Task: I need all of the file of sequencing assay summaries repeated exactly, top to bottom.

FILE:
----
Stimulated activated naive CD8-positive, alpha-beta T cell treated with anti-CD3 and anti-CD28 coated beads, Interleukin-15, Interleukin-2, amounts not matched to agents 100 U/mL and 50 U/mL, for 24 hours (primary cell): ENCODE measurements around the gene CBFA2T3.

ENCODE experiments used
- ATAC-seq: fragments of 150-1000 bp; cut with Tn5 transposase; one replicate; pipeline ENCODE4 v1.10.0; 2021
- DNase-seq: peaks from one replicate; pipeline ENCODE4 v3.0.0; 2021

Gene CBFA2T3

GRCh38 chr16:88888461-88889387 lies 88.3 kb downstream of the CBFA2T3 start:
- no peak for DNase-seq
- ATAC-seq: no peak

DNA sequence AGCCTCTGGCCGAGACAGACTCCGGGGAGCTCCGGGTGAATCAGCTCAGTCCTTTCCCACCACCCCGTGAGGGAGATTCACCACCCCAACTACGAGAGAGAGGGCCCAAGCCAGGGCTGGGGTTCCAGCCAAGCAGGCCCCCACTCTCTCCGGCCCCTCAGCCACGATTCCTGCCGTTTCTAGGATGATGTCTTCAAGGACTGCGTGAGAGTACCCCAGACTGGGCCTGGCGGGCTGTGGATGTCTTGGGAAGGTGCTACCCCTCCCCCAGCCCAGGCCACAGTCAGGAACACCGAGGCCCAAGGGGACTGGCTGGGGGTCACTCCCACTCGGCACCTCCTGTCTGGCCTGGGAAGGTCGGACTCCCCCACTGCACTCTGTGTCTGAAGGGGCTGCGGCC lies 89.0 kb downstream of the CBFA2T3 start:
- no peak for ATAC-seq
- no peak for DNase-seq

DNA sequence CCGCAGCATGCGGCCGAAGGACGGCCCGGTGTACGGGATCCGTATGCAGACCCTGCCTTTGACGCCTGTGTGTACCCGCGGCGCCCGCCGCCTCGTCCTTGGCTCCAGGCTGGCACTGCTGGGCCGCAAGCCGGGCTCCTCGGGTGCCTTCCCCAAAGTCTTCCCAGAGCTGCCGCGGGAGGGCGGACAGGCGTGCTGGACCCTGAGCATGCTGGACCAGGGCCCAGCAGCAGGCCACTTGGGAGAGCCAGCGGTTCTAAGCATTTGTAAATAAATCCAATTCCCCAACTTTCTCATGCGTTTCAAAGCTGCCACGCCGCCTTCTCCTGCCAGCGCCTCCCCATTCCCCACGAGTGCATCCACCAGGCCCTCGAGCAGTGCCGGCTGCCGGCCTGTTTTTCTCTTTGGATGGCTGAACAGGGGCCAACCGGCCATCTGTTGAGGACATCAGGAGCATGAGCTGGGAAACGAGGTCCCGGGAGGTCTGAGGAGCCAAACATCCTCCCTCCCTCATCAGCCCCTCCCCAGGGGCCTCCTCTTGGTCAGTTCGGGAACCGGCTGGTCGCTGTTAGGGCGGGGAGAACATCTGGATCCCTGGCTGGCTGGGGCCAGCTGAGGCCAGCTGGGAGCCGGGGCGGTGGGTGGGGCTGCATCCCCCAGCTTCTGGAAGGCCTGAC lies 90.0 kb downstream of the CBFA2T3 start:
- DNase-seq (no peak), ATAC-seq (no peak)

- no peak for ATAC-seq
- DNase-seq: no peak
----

Stimulated activated naive CD8-positive, alpha-beta T cell treated with anti-CD3 and anti-CD28 coated beads, Interleukin-15, Interleukin-2, amounts not matched to agents 100 U/mL and 50 U/mL, for 24 hours (primary cell): ENCODE measurements around the gene CBFA2T3.

ENCODE experiments used
- ATAC-seq: fragments of 150-1000 bp; cut with Tn5 transposase; one replicate; pipeline ENCODE4 v1.10.0; 2021
- DNase-seq: peaks from one replicate; pipeline ENCODE4 v3.0.0; 2021

Gene CBFA2T3

GRCh38 chr16:88888461-88889387 lies 88.3 kb downstream of the CBFA2T3 start:
- no peak for DNase-seq
- ATAC-seq: no peak

DNA sequence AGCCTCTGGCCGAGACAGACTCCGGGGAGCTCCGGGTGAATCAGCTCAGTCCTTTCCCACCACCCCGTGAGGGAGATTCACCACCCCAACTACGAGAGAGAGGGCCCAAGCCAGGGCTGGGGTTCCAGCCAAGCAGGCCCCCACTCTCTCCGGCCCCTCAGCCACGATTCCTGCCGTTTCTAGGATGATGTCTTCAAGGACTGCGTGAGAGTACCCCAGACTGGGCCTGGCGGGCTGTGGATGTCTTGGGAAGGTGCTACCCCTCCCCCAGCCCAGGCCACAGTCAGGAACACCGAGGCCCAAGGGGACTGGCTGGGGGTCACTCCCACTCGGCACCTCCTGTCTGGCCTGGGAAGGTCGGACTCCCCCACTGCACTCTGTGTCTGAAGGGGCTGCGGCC lies 89.0 kb downstream of the CBFA2T3 start:
- no peak for ATAC-seq
- no peak for DNase-seq

DNA sequence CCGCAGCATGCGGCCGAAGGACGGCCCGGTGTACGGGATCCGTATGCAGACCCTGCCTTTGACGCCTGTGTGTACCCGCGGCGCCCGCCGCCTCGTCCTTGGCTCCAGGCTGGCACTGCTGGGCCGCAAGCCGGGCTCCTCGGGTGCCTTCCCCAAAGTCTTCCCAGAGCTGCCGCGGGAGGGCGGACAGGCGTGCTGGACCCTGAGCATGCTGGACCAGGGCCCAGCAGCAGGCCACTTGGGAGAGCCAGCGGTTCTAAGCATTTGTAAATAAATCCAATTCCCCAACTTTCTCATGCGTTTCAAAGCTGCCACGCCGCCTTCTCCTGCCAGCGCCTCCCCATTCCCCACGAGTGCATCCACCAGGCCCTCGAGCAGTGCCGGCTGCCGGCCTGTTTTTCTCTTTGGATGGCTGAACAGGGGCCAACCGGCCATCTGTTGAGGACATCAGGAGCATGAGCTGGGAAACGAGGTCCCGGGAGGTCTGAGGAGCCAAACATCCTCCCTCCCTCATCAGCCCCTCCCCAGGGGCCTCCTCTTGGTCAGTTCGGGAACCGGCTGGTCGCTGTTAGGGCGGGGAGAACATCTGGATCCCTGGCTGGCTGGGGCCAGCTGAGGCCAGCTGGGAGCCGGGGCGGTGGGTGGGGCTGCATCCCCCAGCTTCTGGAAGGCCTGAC lies 90.0 kb downstream of the CBFA2T3 start:
- DNase-seq (no peak), ATAC-seq (no peak)

- no peak for ATAC-seq
- DNase-seq: no peak